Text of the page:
Thankful for being debt free, and for my kitteh. For all the beautiful places I have lived, and for odd twists and turns along the broken road, for my broken self, and the blessings that has given me, the mission, the fields white with harvest. For praying in Knock, for sitting in cemeteries, for Jim and Dave, for the fraternity, for that visit that afternoon to NYU in the fall of 1982. friends who don't talk to me and old friends who do.

For folks who feel like they are my enemies, even though having an enemy would seem a great  luxury. For parents and grandparents and great grandparents. For family crossing now into three centuries. For roots and wings, for food.

For confession and penance, for absolution and struggles, for  pains and discomforts, for challenges and distractions.  For builders and shakers down. For weavers and unweavers. For Blue Ridge Mountains and Polk Gulch. For ddddddddddddddddddddddd,,,,,,,,,,,,mmmmmmmmmmmm and falling asleep at the keyboard.  For podcasts, for tech support as a mission, for icons and prayer corners, for D&D and dice.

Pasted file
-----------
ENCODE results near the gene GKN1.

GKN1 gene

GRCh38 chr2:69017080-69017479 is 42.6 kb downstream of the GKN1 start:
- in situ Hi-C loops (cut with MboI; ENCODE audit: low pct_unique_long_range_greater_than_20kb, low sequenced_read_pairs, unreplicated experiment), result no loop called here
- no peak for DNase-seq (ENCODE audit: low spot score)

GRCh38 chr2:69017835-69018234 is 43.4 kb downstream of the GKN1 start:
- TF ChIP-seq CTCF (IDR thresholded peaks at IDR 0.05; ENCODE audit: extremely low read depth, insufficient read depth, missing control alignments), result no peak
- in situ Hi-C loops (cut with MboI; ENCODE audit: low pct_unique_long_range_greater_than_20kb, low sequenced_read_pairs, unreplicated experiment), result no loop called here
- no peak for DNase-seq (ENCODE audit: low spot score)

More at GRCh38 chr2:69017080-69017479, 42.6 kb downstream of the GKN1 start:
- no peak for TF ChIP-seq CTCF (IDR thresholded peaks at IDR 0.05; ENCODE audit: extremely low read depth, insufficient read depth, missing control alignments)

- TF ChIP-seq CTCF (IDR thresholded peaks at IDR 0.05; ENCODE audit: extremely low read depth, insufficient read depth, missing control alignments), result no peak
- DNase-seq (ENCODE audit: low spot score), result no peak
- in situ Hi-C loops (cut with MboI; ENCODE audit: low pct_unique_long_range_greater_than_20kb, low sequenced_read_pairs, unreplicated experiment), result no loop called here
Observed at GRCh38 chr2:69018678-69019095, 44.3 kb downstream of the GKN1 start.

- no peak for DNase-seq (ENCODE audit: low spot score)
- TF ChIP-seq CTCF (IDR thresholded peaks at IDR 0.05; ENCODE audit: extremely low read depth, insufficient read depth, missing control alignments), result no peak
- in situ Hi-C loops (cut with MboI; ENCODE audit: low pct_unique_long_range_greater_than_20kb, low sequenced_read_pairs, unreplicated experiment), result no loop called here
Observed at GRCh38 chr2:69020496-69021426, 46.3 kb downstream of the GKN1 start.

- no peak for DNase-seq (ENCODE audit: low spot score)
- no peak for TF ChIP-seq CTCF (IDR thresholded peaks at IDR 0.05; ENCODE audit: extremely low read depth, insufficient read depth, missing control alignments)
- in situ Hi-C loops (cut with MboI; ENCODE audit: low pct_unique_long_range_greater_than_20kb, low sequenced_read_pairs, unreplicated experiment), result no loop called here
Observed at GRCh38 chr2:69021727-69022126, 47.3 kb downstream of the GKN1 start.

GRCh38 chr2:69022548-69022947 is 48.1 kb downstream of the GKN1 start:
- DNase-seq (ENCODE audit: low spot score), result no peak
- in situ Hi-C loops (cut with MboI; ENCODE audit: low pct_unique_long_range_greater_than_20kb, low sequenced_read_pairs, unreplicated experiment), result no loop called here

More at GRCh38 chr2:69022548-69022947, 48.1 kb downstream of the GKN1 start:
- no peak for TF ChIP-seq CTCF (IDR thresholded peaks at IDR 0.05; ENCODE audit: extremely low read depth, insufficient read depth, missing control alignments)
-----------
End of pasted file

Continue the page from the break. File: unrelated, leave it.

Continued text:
Who is a God like thee?

For rainbows and for, for earthquakes and fires, for the Barbary Coast Trail, for ice cream and red sauce, spumoni, and Zabaglione. 

For salmon and shrimp, for chicken and biscuits, for biscuits and gravy, for sausage gravy.

For Giants Baseball and Mets Baseball, for anyone who can beat the Yankees and anyone who will try. For The Dubs and the A's for bad grammar and poetry.

For La Boulangerie and Pretzel Croissants, for Ukes and who is a God like unto thee?

This is just stuff today...

What will tomorrow bring?

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23 July 2018

The Israel of God

JMJ

The Readings for Monday in the 16th Week of Ordinary Time (B2)
Popule meus, quid feci tibi? aut quid molestus fui tibi? Responde mihi. Quia eduxi te de terra Aegypti, et de domo servientium liberavi te, et misi ante faciem tuam Moysen, et Aaron, et Mariam.

O my people, what have I done to you? In what have I wearied you? Answer me! For I brought you up from the land of Egypt, and redeemed you from the house of bondage; and I sent before you Moses, Aaron, and Miriam. 

These words are the refrain for the hymn, sung on Good Friday, called the Improperia or the Solemn Reproaches. The text is written as if spoken by God from the cross. For example: